Bankruptcy & Restructuring News Headlines for Thursday May 5, 2022

Here's what we are reading this morning:

Armstrong Flooring says it's likely to file for bankruptcy : Armstrong said no definitive decision has been made and no course of action has been approved by its board of directors but based on the on the state of discussions with the company’s lenders and the liquidity needs of the company, it is likely that the company will seek bankruptcy protection under Chapter 11 and will seek to implement one or more such transactions through a competitive sale process in bankruptcy.

PSS Industrial Aims for Out-of-Court Restructuring With Lenders - Bloomberg: The Houston-based industrial equipment supplier is weighing options that could include raising new money and ceding control to certain lenders, said the people, who asked not to be identified because the talks are private.

American Dream lost $60M last year | Retail Dive: On top of the pandemic's challenges, the sprawling, experience-rich, debt-ridden mall has been beset by several delays and mishaps.

Office Depot owner close to decision on sale of retail business as revenue falls | Retail Dive: Sycamore Partners and an unnamed suitor have offered to buy the retailer as consumer-facing office supplies specialists wrestle with declining demand.

Hon. Kevin J. Carey (ret.) Named ABI President | ABI: The American Bankruptcy Institute (ABI) announces that Hon. Kevin J. Carey (ret.) of Hogan Lovells US LLP (Philadelphia) has been selected by the ABI Board of Directors to be President for a one-year term.

ADP National Employment Report: Private Sector Employment Increased by 247,000 Jobs in April: U.S. nonfarm private employment at companies with less than 50 employees fell, however.

Seventh Circuit Provides Rare Guidance On “Statutory Liens” | Cadwalader: On April 21, 2022, the U.S. Circuit Court of Appeals for the Seventh Circuit issued a decision interpreting the Bankruptcy Code’s definitions of “statutory lien” and “judicial lien,” holding that a lien imposed by the Chicago Municipal Code was “judicial” rather than “statutory” because it arose partly as the result of a “quasi-judicial” process rather than “solely by force of a statute.”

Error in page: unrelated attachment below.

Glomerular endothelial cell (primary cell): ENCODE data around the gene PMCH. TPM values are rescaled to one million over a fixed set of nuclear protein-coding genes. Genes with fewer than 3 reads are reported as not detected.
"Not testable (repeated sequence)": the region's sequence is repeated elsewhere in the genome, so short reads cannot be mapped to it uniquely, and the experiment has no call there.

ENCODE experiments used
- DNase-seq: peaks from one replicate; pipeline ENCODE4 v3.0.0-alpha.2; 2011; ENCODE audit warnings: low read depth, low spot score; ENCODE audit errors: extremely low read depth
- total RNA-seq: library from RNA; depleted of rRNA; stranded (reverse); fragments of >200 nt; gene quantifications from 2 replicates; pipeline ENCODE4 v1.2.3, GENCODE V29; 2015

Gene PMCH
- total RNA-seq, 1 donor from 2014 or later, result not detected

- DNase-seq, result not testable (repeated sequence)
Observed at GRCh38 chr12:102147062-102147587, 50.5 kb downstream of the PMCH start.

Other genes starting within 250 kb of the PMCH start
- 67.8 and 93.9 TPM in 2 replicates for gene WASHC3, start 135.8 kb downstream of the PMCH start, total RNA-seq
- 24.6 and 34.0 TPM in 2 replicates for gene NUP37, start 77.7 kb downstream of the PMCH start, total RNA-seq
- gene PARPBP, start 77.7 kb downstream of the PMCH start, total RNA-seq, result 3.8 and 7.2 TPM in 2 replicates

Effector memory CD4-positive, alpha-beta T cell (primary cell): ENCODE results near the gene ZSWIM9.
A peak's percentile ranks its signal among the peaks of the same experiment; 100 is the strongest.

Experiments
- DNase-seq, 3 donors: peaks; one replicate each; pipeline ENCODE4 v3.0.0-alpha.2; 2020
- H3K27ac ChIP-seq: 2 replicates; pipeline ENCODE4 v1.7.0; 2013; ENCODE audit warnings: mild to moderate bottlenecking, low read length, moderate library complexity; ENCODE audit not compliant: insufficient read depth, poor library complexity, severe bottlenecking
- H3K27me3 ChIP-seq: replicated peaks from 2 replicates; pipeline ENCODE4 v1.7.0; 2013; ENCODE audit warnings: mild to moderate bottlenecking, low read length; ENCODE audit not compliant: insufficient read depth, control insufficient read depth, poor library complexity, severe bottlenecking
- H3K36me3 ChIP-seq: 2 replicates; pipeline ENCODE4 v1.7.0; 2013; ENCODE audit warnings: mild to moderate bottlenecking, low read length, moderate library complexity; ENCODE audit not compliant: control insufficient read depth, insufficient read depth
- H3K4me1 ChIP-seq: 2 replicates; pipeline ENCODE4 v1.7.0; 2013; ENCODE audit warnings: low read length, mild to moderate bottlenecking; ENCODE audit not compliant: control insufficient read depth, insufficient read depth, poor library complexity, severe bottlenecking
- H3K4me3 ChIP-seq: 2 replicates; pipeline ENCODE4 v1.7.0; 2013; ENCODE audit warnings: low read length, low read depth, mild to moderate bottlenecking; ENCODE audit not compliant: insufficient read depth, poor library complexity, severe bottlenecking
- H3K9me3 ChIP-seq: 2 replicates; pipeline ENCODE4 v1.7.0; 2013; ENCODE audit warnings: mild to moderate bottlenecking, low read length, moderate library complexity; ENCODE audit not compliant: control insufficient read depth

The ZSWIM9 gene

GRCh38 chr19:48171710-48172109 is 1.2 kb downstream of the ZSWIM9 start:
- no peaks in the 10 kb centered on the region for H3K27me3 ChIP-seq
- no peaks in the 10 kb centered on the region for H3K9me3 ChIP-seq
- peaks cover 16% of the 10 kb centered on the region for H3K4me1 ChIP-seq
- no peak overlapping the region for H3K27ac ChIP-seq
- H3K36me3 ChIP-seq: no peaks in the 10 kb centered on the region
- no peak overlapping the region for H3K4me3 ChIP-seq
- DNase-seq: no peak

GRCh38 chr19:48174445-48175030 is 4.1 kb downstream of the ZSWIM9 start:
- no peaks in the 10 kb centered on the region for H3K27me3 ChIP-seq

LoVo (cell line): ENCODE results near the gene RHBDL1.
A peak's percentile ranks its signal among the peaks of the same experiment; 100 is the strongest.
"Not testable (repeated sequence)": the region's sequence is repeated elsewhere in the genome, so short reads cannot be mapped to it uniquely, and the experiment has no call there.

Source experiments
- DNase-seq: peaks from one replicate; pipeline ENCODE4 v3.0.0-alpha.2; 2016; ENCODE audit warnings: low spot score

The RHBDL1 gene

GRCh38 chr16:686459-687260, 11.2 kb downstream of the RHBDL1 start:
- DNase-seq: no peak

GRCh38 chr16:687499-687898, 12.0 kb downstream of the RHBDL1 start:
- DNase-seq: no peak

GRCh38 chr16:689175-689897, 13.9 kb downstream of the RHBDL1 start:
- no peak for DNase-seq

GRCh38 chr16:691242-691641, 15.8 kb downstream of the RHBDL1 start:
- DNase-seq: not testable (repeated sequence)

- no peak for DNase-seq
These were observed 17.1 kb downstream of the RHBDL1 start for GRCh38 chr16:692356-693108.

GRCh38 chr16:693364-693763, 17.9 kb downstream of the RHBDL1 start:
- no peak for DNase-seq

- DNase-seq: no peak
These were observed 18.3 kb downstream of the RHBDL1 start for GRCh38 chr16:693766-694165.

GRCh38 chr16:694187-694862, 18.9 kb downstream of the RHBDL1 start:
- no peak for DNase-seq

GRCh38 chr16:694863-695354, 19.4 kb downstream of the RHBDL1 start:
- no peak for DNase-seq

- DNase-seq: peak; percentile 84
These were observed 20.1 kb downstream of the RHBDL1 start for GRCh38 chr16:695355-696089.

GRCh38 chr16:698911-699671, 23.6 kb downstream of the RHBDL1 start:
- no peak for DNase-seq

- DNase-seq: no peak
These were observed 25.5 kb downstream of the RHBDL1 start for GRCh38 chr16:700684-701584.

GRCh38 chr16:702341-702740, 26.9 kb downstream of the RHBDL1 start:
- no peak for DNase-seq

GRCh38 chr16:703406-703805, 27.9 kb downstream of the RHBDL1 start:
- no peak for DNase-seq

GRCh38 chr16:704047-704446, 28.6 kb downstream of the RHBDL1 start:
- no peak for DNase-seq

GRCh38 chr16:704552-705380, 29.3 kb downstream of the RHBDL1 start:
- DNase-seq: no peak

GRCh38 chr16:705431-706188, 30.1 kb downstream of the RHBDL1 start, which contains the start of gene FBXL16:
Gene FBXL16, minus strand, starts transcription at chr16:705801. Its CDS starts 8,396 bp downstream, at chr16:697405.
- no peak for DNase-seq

Nick Timiraos (WSJ): "How the FOMC statement changed" / Twitter: A new line about Covid disruptions in China and increased attention on inflation risks

CMBS Investors Fear URW Will Default on Malls as It Exits U.S. - Bloomberg: Unibail-Rodamco-Westfield, a mall owner based in Paris, is looking to get rid of its 29 U.S. properties, and debt investors fear it will default on more of its mortgages in the process.

Thrasio Makes Layoffs and Announces New CEO: Thrasio, the largest Amazon aggregator, is making significant layoffs and announced its CEO and cofounder, Carlos Cashman, would step down.

Cameo, a Celebrity Shoutout App, Lays Off 25% of Workforce — The Information: Cameo, an app that became a pandemic darling by letting people pay celebrities to send them customized video greetings, told its employees that it was laying off more than 80 employees, about a quarter of its workforce, according to one of the employees.

Gulf Coast Health Bankruptcy Plan Rejected Because of Releases: Bankrupt former nursing home operator Gulf Coast Health Care LLC lost its bid for approval of a liquidation plan that would have guaranteed unsecured creditors at least $10 million.

Sri Lanka’s Finance Minister Says Country’s Available Reserves Near Zero - WSJ: Rocked by a severe economic crisis, the island nation is working on a sovereign debt restructuring with the IMF and other international creditors.

Expanded Talc Claim Committee Nixed In J&J Unit's Ch. 11 - Law360: A New Jersey bankruptcy judge denied a slate of motions seeking to expand the talc claimants committee in the Chapter 11 case of a Johnson & Johnson unit, saying Wednesday that the panel's current composition adequately represents the interest of people allegedly injured by the company's talc products.

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